These strategies are applied through a diverse range of techniques, including throws, holds, joint locks, breaks, binds, and disarms, all of which are applied both unarmed and when wielding or confronted by the dagger.

As the sword evolved, so did the dagger. The Renaissance dagger was a large, double-edged weapon, with a hilt identical to that of a sword. You will not only learn how to use this deadly sidearm with the sword, but as your principle defense, fighting in dagger vs. dagger dueling, unarmed against the dagger, and with a particularly unique form, the cloak and dagger.

RENAISSANCE SWORDSMANSHIP AT FORTEZA
Through the study of Renaissance Swordsmanship, you will learn

  • A fighting art over 400 years old, that revolutionized the art of swordsmanship and gave rise to modern fencing;
  • How to wield the elegant, agile and deadly rapier and the powerful cutting sword, both alone and when combined with daggers, shields or cloaks;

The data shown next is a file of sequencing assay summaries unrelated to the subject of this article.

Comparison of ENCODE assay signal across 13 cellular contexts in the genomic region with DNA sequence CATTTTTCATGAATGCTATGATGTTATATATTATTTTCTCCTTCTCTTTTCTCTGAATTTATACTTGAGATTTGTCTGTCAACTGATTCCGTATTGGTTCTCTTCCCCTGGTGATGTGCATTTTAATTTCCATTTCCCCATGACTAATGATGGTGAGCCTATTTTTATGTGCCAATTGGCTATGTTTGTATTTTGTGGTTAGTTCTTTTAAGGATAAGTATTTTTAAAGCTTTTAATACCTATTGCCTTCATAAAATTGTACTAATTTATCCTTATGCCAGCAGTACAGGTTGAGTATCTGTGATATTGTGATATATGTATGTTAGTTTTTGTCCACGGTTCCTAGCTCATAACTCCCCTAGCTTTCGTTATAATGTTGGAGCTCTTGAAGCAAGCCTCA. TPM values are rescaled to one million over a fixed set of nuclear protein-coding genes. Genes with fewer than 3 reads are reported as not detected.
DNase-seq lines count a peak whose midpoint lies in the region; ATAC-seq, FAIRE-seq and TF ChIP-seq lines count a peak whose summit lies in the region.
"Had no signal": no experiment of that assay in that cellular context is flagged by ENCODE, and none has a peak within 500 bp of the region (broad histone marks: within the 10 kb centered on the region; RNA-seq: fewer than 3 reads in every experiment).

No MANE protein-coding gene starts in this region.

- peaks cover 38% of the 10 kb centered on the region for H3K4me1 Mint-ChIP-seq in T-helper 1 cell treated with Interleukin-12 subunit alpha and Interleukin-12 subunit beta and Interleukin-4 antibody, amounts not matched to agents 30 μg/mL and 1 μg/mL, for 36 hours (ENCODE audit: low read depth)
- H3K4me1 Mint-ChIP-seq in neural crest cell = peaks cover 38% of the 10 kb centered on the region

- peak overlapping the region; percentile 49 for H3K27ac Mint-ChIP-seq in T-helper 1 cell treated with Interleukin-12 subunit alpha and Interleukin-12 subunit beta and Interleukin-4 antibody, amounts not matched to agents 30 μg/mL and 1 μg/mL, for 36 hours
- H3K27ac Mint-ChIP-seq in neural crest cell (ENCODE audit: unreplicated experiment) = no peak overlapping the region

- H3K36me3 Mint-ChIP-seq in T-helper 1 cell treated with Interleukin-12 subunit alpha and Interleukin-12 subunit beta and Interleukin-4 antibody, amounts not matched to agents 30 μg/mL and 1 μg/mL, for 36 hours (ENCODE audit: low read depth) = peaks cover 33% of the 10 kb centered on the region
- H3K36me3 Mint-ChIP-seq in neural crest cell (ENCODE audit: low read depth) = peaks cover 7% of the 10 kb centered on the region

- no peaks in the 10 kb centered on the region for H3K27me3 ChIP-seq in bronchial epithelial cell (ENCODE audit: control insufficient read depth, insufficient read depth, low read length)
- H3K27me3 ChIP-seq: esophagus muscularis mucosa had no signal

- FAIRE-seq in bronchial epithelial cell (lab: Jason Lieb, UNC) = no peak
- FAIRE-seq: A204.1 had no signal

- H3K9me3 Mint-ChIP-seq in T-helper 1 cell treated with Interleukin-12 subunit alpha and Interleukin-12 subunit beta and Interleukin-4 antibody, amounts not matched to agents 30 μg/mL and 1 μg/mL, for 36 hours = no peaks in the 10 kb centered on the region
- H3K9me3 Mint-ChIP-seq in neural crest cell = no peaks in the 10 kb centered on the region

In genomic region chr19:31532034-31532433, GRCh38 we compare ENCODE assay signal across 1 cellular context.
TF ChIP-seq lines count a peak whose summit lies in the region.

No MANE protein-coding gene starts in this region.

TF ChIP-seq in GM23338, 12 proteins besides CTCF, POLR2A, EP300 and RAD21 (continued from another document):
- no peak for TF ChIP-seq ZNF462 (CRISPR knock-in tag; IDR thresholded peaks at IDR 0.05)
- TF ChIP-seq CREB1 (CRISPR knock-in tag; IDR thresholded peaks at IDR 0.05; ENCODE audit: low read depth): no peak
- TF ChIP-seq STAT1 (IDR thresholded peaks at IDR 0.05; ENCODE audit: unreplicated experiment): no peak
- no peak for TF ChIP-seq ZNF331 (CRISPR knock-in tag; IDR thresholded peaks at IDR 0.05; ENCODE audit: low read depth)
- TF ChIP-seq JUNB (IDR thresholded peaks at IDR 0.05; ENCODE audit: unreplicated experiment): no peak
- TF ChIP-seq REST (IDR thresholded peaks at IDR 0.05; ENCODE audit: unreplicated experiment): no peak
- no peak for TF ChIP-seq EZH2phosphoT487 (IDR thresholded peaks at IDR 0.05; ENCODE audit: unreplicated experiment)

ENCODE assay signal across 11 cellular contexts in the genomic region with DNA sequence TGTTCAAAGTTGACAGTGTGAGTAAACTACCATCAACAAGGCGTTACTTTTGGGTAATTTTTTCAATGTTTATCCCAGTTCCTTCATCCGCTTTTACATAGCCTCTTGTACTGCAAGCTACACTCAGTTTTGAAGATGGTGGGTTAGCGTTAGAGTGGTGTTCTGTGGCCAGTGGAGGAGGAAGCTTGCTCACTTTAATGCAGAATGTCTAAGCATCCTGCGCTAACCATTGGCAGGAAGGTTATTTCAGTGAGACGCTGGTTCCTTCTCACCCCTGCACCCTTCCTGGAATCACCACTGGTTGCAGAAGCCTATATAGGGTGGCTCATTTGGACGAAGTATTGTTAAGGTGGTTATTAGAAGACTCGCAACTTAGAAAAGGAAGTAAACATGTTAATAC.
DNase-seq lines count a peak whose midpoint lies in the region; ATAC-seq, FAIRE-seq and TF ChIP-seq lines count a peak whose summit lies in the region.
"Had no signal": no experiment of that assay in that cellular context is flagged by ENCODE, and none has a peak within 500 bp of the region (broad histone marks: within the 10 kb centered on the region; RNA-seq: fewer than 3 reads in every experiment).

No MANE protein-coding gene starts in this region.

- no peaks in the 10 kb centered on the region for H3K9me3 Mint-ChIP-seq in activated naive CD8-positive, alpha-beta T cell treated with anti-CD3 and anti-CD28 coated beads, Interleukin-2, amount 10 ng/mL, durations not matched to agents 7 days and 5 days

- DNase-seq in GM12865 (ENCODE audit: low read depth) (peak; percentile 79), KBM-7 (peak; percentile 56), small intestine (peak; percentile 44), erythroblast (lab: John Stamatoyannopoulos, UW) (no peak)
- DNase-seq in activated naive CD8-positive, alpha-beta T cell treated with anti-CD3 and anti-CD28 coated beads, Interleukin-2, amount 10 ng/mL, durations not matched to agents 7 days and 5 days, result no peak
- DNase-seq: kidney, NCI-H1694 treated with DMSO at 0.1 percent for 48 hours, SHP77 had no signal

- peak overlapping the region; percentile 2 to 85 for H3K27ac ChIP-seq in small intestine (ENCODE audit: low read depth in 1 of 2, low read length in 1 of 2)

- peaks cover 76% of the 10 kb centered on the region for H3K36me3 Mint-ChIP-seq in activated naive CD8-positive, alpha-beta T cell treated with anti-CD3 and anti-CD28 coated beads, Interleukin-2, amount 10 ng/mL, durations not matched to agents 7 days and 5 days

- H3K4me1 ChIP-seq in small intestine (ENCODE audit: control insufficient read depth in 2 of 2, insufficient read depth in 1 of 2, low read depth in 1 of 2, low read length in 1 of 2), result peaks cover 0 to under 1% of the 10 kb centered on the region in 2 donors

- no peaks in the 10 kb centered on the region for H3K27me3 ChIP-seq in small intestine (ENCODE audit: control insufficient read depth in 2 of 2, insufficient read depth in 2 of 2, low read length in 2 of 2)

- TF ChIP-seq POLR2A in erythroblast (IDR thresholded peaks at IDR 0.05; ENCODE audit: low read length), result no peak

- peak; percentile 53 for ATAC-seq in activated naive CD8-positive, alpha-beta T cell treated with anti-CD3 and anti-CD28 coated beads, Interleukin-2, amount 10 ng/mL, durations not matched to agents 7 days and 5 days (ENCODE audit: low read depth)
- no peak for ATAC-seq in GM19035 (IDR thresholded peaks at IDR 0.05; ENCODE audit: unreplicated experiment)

• A solid foundation in natural, elegant movement and universal body mechanics;
  • Combative integration – learn how to move from weapon range to grappling range, and how to fight with against diverse weapons in dissimilar combat scenarios;
  • The evolution of both the sword and dagger during the Renaissance;
  • The history of the duel;
  • The history of our tradition and the stories of its most famous (and infamous) students;
  • The ethical system of chivalry, in theory vs. practice, and its evolution over time.

Finally, the Renaissance arsenal was a diverse one, and senior students in the Renaissance Swordsmanship curriculum will also have a chance to study a variety of polearms, and the spadone – the massive, Italian two-handed sword.

IS THE RENAISSANCE SWORDSMANSHIP PROGRAM RIGHT FOR ME?